One parent was upset about how the situation was handled, not necessarily because school officials were asking about drugs, but because the students had to turn over their cellphones and he couldn’t reach his son for several hours.

The other felt differently:

The other parent had no problem with how the school dealt with the issue.

“I think we coddle these kids and are afraid to intimidate them,” she said. “I hope they were intimidated.”

It’s a very different thing to “coddle” children than have school officials “intimidate” children during a secret custodial interrogation.  Clearly, the second parent found no cause for concern by the school officials’ actions, including the threat of expulsion if they reveal that it happened.

Ironically, the second parent’s child did disclose the interrogation, despite having been threatened, and the parent fully supported the school officials’ conduct.  Which leaves open the question of whether the second parent beat their child to a pulp for revealing the school’s secret to her.  After all, she wouldn’t want to coddle her own child.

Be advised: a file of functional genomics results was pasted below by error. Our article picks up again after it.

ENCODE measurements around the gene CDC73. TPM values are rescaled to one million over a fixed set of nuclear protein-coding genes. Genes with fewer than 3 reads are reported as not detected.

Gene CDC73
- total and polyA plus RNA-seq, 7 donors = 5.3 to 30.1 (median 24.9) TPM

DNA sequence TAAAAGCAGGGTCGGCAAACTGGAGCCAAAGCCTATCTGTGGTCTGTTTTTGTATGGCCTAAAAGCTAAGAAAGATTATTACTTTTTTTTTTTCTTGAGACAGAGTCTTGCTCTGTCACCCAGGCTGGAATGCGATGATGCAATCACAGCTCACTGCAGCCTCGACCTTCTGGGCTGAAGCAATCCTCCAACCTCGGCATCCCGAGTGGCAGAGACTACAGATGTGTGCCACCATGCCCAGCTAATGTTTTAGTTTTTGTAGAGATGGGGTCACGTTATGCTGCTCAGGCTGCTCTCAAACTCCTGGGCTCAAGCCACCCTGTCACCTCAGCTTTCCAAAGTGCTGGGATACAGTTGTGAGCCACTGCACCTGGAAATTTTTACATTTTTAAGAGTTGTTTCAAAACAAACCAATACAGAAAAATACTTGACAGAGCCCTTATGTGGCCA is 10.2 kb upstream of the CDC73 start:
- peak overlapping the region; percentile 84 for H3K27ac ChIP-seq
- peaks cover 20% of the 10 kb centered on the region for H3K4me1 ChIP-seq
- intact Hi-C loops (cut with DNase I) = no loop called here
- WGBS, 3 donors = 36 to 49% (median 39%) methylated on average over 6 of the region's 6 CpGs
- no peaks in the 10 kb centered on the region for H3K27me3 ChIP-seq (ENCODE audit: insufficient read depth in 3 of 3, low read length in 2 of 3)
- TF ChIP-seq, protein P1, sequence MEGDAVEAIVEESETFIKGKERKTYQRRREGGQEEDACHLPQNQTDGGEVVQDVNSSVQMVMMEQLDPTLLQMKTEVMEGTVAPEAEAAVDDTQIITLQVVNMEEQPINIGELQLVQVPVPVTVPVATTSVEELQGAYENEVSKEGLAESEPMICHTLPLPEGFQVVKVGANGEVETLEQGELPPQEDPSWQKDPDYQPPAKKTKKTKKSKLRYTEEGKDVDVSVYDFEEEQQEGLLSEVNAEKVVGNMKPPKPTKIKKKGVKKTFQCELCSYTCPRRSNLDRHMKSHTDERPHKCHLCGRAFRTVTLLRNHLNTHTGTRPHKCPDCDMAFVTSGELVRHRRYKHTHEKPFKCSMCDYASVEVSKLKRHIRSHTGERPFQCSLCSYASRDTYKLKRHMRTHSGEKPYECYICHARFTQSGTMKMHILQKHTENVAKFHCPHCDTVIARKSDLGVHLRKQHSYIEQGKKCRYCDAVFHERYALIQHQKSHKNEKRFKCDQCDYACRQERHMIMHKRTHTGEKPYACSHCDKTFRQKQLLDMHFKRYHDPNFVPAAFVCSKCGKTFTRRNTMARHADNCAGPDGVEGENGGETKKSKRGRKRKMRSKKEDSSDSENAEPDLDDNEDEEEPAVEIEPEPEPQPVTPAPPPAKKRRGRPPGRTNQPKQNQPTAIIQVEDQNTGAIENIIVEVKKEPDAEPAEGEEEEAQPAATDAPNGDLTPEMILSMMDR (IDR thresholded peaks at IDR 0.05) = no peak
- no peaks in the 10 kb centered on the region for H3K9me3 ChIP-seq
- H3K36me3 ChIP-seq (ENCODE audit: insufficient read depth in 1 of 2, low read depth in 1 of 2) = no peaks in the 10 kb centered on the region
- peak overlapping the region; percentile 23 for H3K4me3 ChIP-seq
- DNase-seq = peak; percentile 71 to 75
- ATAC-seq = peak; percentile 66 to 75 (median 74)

44 thoughts on “And Keep It To Yourself, Kids

  1. AP

    “The team was led into a school lecture hall and players were ordered to turn over their cellphones, the parents said. The doors were locked.”

    On the face of it that would appear to be a clear violation of fire safety codes. No wonder the school didn’t want to the kids to say something because they saw something.

      1. AP

        See, that second mother was right – more coddling!

        I wonder if she had the courage of her convictions to also insist that the school expel her son for blabbing.

    1. mrjest

      More importantly, it’s false imprisonment. Parents should have called the police and have the school administrators picked up in a SWAT raid.

      1. SHG Post author

        This is a law blog. Even though I’ve allowed some silly comments about kidnapping and false imprisonment, these aren’t things that pop into non-lawyers’ heads because they kinda sorta feel like they should be. There are actual elements involved.